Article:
Whale you be my Valentine?

Parents, you know this moment. You turn your back for one minute and the next thing you know, your calf wanders off in search of a tasty marine mammal morsel...

This little transient orca tyke took a wrong turn and started to enter the Blair Waterway. The whale calf did not travel very far into the Blair (only as far as the first container crane in the waterway), before it promptly changed its mind, headed back out into Commencement Bay and reunited with its mom and the rest of its pod.

No doubt mama whale had a few stern words for her plucky little cherub. However, this adventure-seeking cetacean stole the hearts of all who were lucky enough to see it. Just in time for Valentine’s Day!

Some of our maintenance crew, who were working on a container crane that day, initially thought what they saw was a seal playing around. But then they spotted a dorsal fin, a blowhole, and that unmistakable black and white pattern. They quickly realized they were being treated to this very rare sight (a treat better than chocolate)!

They were able to snap a few photos of the wayward whale youngster before it made its way back out into the bay. (A big thank you to journeyman Craig Brix in our Equipment Maintenance Department for sharing his pictures.)

Upon seeing the photos of this little delinquent, it was love at first sight! Based on other sightings throughout the day, we believe the calf who went on the mini-adventure belongs to the pod known as the T124A2s.

Environmental Connection

Two types of whales in the Salish Sea

The pod seen on Feb. 9 in Commencement Bay are transient orcas (also called Bigg’s killer whales). These are mammal-eating orcas and sometimes spotted in this area in search of food (seals, sea lions, etc.). These whales are distinctly different than the other orca ecotype found in the Salish Sea, the Southern Resident Killer Whales.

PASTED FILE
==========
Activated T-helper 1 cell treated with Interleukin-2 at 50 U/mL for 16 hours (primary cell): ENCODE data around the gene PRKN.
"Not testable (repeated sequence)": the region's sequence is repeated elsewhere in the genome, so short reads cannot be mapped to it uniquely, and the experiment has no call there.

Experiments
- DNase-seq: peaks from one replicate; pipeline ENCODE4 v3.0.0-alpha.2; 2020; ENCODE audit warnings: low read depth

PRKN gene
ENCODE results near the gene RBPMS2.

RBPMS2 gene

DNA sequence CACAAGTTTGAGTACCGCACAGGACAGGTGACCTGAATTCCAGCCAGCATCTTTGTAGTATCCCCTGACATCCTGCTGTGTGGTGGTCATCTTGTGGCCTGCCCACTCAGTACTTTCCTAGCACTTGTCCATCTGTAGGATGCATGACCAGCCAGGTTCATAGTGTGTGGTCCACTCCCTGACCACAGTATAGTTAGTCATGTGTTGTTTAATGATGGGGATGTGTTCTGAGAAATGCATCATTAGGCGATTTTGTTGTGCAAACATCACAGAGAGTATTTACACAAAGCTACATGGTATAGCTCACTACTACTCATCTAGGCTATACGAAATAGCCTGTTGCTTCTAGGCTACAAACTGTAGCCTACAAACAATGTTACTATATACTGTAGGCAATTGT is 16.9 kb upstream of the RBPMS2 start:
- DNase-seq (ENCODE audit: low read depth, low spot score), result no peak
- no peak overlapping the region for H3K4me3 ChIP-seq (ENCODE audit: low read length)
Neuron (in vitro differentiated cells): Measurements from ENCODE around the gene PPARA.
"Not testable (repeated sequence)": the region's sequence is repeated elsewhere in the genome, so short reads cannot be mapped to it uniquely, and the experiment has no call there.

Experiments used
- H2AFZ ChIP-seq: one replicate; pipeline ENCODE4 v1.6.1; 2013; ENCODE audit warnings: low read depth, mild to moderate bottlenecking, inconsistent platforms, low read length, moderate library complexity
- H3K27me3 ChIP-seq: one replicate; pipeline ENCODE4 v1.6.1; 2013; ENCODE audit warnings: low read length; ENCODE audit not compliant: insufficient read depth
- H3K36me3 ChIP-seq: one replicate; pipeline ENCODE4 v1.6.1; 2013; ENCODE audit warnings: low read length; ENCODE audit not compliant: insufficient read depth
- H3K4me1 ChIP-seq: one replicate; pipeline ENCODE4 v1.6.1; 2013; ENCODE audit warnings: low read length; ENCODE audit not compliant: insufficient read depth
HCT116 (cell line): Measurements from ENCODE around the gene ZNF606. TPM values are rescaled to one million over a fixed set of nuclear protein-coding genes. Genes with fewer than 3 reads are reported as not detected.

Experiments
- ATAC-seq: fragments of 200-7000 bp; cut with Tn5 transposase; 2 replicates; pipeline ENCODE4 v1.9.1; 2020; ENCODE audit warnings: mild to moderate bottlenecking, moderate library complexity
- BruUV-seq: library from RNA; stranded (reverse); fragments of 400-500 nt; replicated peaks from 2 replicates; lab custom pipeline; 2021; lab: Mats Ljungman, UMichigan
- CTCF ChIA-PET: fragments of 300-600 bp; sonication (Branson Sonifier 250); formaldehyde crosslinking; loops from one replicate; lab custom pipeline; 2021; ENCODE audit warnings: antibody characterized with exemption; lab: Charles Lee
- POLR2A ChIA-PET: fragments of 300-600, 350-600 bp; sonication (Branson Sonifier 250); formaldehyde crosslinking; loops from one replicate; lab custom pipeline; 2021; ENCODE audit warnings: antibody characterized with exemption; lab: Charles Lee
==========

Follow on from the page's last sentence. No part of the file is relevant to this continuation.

Southern Resident Killer Whales are the fish-eating orcas. The two different types of orcas rarely interact with each other and have very different life history patterns (how they travel, hunt, mate, the size of their pods, etc.). Transient orcas travel in matriarchal pods of three to four whales.

Transient orcas are not listed under the Endangered Species Act, like the Southern Resident Killer Whales are, but they are still protected under the Marine Mammal Protection Act.

The Port’s waterways and habitat restoration work

The Port of Tacoma has made significant investments into cleaning up the waterways and Port-owned properties from legacy contamination and restore the nearshore marine environment to provide essential habitat for species that require this special ecosystem. While our goal is salmon recovery, seals and sea lions also benefit, resulting in a very healthy population of both kinds of pinnipeds, which, in turn, makes Commencement Bay attractive to transient orcas in search of a meal.

The Port of Tacoma has also partnered with the Port of Seattle and The Northwest Seaport Alliance (NWSA), along with other agencies, tribes, and organizations, to develop a program to reduce impacts to orcas from large commercial vessels. The Quiet Sound Program is a collaborative initiative that will improve the reporting of whale sightings and the ability to get that information to the pilots of large vessels in the Salish Sea, so they can take action to slow down or move away, from the orcas.

Another measure to note is that cargo ships calling on the Port of Tacoma practice what is called “slow steaming,” which means that they deliberately reduce the vessel’s cruising speed when entering the waterway to get to berth, which helps to prevent accidents with marine mammals — be it seals, sea lions, or naughty but lovable little killer whales.

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